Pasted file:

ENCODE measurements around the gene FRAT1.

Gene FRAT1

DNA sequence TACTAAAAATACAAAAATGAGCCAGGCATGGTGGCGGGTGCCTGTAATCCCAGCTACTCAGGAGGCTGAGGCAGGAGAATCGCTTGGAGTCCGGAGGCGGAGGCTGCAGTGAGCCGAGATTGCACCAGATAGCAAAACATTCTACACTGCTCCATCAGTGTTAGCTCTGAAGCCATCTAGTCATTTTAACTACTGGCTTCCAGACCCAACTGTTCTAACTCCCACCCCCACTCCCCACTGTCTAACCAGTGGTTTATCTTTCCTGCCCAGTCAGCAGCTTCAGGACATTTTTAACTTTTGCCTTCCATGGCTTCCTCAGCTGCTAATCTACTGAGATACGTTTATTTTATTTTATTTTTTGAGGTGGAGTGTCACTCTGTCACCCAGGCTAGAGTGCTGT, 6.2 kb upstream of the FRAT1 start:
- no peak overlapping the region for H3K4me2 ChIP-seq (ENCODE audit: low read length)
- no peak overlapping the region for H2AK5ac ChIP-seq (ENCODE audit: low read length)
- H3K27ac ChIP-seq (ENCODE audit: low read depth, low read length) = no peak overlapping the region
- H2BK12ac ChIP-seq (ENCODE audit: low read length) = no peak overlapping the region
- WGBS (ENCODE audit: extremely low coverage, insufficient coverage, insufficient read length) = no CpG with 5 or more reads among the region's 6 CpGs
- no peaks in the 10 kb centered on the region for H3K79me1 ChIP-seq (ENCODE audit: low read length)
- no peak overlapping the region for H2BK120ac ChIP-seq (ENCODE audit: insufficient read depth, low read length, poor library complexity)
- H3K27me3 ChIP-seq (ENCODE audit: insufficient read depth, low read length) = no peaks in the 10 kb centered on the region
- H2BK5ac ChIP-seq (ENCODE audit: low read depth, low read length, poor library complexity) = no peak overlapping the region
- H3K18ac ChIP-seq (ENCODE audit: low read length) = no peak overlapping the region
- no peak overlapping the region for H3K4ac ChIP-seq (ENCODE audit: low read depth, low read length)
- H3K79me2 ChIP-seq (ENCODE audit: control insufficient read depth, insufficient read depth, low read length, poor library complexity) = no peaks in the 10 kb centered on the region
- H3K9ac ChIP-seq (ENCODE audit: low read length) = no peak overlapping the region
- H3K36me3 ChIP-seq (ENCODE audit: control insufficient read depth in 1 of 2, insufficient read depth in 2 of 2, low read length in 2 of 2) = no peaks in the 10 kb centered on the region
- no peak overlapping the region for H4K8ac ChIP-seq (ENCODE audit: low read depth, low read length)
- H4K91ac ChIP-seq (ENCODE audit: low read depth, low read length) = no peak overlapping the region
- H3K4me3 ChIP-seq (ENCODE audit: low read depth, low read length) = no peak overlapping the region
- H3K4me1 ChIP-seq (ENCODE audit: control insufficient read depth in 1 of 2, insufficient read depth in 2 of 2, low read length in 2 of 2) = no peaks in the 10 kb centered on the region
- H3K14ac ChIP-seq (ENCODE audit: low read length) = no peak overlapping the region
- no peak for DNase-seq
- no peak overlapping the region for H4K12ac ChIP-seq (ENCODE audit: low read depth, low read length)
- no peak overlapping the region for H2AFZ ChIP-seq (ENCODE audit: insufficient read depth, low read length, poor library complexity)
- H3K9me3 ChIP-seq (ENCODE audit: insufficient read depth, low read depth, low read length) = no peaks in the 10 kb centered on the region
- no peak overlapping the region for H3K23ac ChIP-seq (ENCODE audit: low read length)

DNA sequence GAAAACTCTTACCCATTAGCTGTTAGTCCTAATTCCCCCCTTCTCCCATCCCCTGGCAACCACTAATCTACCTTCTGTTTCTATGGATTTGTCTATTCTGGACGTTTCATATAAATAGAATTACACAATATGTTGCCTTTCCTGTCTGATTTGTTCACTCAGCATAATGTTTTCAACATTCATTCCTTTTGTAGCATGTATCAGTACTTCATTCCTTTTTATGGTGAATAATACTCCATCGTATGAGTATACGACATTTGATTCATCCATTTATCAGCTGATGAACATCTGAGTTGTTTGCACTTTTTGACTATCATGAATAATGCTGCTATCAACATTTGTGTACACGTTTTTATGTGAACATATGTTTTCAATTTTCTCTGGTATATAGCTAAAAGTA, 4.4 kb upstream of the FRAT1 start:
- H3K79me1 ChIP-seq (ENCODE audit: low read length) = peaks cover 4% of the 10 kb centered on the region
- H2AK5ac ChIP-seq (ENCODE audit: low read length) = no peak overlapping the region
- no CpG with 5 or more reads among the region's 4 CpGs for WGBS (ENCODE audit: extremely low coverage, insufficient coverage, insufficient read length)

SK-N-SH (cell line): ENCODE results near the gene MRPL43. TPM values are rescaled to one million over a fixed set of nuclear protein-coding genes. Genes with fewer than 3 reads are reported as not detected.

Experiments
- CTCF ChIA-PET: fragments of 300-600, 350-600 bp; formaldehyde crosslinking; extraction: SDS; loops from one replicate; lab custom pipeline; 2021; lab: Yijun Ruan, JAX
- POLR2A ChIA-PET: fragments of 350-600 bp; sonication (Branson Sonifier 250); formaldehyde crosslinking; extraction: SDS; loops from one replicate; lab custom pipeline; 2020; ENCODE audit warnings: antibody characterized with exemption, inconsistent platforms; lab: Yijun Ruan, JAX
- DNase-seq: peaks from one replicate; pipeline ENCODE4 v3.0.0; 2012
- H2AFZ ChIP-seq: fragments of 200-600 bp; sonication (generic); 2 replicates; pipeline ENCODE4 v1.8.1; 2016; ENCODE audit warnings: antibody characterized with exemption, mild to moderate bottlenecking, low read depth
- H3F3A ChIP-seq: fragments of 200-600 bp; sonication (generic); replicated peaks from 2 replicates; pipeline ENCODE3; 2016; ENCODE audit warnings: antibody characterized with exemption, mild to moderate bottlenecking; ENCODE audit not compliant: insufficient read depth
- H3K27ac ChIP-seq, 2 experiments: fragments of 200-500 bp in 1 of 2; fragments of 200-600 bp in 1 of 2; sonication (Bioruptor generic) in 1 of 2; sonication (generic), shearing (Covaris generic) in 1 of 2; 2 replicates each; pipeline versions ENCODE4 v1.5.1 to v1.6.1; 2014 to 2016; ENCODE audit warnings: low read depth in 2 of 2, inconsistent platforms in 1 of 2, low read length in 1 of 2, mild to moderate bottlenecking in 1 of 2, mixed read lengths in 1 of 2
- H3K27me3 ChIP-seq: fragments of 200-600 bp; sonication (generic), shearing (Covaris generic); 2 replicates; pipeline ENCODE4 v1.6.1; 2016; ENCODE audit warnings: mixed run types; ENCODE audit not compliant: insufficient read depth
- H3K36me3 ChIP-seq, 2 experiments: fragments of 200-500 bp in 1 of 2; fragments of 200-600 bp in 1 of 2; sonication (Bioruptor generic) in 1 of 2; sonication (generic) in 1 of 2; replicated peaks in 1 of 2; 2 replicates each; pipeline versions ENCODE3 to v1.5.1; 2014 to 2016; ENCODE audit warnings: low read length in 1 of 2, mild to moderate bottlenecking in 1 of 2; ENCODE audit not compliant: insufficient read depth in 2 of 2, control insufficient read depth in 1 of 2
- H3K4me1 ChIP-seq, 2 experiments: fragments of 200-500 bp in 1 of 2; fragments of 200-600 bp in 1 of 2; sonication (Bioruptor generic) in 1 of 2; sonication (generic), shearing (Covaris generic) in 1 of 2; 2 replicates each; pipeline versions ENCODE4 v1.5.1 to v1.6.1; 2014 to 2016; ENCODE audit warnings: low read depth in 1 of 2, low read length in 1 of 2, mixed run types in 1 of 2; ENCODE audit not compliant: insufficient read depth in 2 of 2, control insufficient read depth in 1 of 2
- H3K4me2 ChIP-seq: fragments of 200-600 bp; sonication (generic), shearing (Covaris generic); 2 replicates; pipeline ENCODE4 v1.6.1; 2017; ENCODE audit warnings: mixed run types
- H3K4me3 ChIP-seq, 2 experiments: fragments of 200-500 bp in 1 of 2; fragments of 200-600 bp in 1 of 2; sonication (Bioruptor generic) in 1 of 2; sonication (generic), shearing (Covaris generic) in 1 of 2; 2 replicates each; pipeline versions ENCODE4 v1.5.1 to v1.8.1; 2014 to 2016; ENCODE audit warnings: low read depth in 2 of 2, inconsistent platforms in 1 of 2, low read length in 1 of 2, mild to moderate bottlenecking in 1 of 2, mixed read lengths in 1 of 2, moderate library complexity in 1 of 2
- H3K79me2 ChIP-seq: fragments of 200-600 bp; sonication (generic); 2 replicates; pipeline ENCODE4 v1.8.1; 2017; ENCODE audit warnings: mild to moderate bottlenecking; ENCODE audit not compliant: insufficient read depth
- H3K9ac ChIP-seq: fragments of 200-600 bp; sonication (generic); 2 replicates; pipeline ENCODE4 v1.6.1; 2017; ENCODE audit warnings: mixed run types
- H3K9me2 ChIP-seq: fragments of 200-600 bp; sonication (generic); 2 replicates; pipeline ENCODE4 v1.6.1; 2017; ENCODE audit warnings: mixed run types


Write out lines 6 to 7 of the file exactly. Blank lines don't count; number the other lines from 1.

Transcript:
- H3K27ac ChIP-seq (ENCODE audit: low read depth, low read length) = no peak overlapping the region
- H2BK12ac ChIP-seq (ENCODE audit: low read length) = no peak overlapping the region